Sense of Sight

Steiner’s twelve senses can be grouped into three categories. He distinguished senses which relate to the perception of:
• your body: the senses of touch, of life, of movement, of balance
• the external world: smell, taste, sight, temperature
• the immaterial, spiritual world: hearing, speech, thought, ego

Will, feeling, thought
• The first four senses, the lowest, are called physical senses, or senses of the will because they are used to perceive one’s own body.
• The middle four senses are the senses of feeling. Observations made with these senses arouse feelings. These senses are also reflected in our language: a tastefully furnished house, a sourpuss, hard to swallow, heart-warming, cold thought.
• The last four senses, the highest, focus particularly on the other. These are the spiritual or knowledge senses and they are used in the observation of other people.

Your eyes are your most important sensory organ. They are the only organs
located visibly on your body’s surface. “Seeing” is often used synonymously
for “observing” or “understanding”. Yet in actual fact, your eyes only see
colours and light and dark. You can see shapes, motion and proportions
because your eyes move and work together with the senses of movement
and balance. It is easier to block visual stimuli than smells or tastes. There is a distance between you and what you see and thus you observe more consciously. Of all your senses, sight contributes most to your awareness. You are an organism with conscious thought, which is intricately involved with the act of seeing. This also means that it is easier to be mistaken about
what you see than what you smell, for example. Sometimes, your thoughts determine what you see. You can experience this in two of the exercises, below. The sense of sight is the most popular sense for scientific observation. Everything is expressed visually, often in numbers, because the eyes are supposed more reliable than other, ‘more primitive’ senses such as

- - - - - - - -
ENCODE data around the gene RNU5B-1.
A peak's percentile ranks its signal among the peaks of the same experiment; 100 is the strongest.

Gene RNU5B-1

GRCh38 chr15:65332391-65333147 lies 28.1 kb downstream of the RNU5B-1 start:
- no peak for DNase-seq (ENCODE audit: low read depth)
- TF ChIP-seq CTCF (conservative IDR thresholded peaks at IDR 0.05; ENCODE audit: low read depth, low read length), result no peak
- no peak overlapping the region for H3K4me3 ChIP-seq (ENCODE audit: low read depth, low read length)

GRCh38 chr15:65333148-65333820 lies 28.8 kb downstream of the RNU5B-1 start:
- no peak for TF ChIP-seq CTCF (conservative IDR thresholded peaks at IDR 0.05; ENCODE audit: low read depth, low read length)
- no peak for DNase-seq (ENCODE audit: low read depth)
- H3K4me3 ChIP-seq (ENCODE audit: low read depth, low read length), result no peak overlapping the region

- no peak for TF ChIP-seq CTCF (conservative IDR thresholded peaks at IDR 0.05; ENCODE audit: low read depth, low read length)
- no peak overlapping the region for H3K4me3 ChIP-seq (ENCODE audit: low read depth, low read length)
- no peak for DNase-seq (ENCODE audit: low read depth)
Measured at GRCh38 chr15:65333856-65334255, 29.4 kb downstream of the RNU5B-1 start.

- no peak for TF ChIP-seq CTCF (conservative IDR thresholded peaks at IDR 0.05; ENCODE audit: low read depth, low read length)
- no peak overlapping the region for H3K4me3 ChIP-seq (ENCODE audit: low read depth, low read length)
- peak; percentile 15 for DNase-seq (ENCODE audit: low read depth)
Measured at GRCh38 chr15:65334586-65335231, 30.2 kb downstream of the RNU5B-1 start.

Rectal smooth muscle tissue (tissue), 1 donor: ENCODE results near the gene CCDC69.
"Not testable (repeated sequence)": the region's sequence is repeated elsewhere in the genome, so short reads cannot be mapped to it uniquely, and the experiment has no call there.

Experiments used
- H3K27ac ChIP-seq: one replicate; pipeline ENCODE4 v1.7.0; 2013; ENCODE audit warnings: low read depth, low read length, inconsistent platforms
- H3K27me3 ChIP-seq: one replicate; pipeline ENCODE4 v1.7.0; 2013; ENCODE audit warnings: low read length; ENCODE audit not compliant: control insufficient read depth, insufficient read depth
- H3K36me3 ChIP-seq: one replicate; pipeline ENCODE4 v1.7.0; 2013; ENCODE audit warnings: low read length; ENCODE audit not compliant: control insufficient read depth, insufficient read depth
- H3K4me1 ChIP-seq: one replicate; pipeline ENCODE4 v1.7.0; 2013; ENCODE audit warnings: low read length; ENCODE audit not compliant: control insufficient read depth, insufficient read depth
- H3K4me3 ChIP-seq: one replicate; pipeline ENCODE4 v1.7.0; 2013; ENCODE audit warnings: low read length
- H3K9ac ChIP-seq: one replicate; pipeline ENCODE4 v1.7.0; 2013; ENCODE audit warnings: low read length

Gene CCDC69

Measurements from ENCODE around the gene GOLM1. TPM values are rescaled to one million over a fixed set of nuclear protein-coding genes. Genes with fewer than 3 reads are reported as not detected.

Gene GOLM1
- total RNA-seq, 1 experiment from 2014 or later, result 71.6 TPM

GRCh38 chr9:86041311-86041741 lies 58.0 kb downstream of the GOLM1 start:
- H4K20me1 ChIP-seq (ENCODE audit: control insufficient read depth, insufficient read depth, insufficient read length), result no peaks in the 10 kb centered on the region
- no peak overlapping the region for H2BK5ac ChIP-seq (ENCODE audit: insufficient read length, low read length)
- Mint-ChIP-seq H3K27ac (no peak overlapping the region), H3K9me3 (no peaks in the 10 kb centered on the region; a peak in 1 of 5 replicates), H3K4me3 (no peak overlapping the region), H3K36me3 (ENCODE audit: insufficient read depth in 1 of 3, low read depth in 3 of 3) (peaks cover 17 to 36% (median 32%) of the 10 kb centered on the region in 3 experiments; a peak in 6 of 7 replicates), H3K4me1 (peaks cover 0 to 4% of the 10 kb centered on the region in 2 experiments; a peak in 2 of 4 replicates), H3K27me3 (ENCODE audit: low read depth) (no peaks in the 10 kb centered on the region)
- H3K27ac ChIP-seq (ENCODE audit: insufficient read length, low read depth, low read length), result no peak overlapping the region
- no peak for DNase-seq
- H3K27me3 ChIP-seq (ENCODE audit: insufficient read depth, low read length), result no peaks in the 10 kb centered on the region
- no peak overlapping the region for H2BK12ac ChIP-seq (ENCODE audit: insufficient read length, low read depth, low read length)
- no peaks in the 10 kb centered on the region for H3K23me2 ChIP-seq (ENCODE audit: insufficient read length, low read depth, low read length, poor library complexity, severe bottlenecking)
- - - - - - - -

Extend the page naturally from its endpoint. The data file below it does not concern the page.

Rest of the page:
smell and taste. The eyes are considered to be objective.
The eye is a transparent oval ball into which light enters. Light rays first pass through the cornea and then through the pupil. The pupil detracts and expands, depending on how little or how much light there is. The pupil is located in the centre of the iris. After passing through the pupil, the light is
concentrated by the lens, it passes through the eyeball and falls onto the retina. The retina has conical and rod-shaped receptors. The eyeball is made up of a transparent, colourless, jellylike substance containing 99% water. The tissue of the cornea has a somewhat crystalloid structure. The rod-shaped photo-receptors on the retina (pars optical) can sense light and dark, while the conical-shaped receptors (pars caeca) are sensitive to colours.
The pars optical adapt very well to changes in the degree of light, as you will have experienced on entering a darkened room. First, you see nothing, but after a while, you can see quite a lot and find your way around. You cannot see the colours in the dark. The yellow spot is the most sensitive part of the retina
and is made up solely of pars caeca. The place where the bundled optical nerve leaves the eye is called the blind spot, as the eye has no receptors to register anything here.

Most people can see about 150 colours, though some can see more. We can perceive the subtlest differences in the colour green. Colours can affect your mood. Red makes people active. It is perceived as being lively and restless and boosts strength and energy. Orange makes people enthusiastic, while yellow
radiates and gives a sense of cheer. Green is restful and balanced. Blue is a cool colour and stimulates thought. White is the reflection of the spirit; it gives us a sense of purity and symbolises chastity. Black, on the other hand, evokes human sorrow. Goethe discovered that colours are a result of the play between light and dark. You see red, orange and yellow when you look out of the dark at something light, the sunset for instance. Blue and violet